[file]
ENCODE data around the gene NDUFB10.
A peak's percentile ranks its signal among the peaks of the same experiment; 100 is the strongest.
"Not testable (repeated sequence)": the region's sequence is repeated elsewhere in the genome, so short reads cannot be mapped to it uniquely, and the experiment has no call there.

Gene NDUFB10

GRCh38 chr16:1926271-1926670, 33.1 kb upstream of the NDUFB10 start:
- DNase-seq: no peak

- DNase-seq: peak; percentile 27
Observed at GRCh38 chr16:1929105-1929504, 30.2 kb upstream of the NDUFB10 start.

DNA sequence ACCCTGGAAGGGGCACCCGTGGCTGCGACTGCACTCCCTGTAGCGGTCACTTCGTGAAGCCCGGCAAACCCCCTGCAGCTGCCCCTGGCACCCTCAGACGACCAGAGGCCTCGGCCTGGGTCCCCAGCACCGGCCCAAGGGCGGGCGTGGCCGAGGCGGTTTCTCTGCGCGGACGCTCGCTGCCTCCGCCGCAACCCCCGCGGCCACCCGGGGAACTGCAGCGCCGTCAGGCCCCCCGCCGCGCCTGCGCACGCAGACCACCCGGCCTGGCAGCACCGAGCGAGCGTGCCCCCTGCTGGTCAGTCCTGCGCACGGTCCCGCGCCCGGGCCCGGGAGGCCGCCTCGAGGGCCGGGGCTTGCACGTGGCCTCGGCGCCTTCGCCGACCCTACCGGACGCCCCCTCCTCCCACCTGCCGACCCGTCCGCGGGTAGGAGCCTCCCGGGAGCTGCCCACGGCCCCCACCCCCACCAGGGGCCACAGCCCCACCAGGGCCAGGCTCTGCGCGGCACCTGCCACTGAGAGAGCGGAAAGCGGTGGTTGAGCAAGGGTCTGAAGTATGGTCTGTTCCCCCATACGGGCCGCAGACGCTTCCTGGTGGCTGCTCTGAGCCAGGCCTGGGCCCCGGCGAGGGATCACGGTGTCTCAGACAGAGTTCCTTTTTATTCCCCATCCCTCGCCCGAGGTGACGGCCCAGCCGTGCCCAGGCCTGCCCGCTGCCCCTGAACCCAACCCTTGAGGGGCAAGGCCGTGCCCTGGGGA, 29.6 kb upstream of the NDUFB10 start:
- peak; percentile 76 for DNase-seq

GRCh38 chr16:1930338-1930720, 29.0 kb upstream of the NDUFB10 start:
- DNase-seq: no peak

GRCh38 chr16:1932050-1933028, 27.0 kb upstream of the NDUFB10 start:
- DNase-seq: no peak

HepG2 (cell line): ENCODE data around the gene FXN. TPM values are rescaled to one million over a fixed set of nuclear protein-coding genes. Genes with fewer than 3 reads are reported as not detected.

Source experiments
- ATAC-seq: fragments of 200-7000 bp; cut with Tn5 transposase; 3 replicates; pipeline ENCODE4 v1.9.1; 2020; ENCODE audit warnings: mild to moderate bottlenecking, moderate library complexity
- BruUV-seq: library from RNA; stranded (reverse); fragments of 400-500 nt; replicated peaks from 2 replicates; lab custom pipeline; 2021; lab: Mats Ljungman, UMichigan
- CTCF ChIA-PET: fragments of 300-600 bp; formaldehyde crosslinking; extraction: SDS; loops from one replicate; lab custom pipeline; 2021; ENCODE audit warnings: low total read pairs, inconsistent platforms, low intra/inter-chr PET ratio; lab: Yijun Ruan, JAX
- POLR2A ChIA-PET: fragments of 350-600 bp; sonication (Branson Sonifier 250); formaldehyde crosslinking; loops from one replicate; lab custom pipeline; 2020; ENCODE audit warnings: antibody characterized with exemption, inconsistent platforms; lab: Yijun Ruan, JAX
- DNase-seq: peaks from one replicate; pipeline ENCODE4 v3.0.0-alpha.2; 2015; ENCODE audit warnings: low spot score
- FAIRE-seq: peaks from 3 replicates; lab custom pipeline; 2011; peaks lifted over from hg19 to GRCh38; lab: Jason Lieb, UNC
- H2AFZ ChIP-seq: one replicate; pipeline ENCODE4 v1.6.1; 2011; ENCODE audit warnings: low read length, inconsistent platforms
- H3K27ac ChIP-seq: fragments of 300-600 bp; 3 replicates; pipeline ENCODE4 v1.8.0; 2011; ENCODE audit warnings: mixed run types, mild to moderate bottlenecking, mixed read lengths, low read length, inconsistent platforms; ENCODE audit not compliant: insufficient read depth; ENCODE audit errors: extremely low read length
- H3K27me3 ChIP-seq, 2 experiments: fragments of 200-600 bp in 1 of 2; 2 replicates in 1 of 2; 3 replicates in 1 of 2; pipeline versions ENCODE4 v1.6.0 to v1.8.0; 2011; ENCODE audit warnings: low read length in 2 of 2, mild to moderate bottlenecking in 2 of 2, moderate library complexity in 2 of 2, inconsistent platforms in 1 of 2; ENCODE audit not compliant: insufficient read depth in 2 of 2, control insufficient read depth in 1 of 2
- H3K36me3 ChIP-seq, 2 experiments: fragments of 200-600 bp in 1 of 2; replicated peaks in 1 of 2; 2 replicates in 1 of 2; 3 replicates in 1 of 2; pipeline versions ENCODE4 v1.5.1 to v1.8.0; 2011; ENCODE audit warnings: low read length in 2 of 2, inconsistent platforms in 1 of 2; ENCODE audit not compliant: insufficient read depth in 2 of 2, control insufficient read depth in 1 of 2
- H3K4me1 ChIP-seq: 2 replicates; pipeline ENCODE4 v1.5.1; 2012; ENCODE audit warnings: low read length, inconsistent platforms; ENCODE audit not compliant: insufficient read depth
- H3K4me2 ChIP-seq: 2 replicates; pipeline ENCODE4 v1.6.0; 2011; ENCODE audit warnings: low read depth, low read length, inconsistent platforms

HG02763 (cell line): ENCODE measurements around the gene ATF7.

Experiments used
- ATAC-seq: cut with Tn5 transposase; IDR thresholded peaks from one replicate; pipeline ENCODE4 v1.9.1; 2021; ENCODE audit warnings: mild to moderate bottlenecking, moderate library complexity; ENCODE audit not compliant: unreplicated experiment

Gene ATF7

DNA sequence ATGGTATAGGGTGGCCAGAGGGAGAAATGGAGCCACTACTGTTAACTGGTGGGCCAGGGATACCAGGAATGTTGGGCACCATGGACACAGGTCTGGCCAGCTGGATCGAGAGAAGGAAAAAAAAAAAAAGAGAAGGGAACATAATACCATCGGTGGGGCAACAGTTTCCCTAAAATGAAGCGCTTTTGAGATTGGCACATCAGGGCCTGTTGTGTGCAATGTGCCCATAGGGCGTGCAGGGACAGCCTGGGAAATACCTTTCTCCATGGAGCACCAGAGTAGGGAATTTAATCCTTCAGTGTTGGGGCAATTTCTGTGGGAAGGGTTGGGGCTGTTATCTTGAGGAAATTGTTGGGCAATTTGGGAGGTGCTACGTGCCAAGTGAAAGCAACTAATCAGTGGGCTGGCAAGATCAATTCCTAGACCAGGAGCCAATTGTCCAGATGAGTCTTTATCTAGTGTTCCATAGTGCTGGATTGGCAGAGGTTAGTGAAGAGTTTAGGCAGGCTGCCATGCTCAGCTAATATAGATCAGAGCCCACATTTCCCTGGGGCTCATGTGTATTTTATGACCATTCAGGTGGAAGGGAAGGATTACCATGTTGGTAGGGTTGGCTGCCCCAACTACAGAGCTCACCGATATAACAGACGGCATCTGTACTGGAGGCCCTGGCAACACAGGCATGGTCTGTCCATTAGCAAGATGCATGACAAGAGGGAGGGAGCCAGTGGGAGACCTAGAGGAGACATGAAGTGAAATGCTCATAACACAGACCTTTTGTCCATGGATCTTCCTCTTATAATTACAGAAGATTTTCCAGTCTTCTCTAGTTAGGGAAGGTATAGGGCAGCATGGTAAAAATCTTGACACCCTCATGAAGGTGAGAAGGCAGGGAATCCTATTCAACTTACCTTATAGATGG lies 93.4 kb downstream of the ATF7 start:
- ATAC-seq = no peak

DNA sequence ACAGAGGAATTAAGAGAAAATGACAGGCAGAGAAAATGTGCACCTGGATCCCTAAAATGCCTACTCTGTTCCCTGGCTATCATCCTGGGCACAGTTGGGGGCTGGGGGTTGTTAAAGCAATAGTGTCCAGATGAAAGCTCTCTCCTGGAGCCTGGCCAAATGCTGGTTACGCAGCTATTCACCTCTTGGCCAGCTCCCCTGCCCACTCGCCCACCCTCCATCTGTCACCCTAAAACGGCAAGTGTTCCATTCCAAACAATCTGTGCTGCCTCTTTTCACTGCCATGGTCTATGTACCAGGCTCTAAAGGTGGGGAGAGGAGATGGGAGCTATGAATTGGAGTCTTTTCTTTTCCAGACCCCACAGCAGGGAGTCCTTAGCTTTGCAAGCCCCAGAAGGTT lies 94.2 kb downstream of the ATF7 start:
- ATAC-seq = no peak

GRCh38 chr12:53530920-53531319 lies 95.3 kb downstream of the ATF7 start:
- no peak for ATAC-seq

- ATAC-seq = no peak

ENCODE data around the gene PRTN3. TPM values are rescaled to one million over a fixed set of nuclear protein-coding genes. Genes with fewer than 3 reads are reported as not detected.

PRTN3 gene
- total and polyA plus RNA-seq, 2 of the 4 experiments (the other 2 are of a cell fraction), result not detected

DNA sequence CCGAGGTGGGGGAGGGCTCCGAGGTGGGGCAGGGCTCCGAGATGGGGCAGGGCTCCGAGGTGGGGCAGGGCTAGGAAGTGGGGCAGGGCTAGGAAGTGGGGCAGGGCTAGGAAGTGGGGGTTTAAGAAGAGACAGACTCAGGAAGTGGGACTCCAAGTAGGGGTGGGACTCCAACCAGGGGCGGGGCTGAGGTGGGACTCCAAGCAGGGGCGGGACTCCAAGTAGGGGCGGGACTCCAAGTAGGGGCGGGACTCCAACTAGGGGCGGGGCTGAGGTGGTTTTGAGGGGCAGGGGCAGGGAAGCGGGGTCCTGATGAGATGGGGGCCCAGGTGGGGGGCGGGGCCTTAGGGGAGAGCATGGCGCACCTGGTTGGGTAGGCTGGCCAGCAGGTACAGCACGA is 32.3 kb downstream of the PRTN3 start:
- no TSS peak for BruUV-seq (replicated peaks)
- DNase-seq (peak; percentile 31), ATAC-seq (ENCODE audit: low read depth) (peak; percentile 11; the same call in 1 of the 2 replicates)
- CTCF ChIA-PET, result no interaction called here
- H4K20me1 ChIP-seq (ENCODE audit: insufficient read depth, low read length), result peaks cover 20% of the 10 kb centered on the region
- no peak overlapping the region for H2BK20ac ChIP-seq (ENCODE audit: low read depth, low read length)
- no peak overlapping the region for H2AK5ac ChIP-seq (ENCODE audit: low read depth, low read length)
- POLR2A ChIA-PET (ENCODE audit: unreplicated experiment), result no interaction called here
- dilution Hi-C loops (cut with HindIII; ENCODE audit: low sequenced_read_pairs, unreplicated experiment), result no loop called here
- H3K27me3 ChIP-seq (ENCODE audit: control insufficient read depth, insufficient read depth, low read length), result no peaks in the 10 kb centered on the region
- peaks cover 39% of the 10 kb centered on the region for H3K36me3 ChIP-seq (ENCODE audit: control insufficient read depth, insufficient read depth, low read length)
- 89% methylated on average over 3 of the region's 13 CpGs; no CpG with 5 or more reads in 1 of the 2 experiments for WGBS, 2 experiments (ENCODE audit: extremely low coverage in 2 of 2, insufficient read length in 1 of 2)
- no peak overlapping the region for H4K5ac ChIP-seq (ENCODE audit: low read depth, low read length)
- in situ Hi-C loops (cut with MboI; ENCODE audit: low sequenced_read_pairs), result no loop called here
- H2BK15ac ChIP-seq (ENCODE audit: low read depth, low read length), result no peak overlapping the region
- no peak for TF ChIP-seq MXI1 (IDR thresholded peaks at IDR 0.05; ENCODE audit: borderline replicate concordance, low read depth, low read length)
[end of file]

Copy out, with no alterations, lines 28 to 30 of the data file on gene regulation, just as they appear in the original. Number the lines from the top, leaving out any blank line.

- H3K4me2 ChIP-seq: 2 replicates; pipeline ENCODE4 v1.6.0; 2011; ENCODE audit warnings: low read depth, low read length, inconsistent platforms

HG02763 (cell line): ENCODE measurements around the gene ATF7.

Experiments used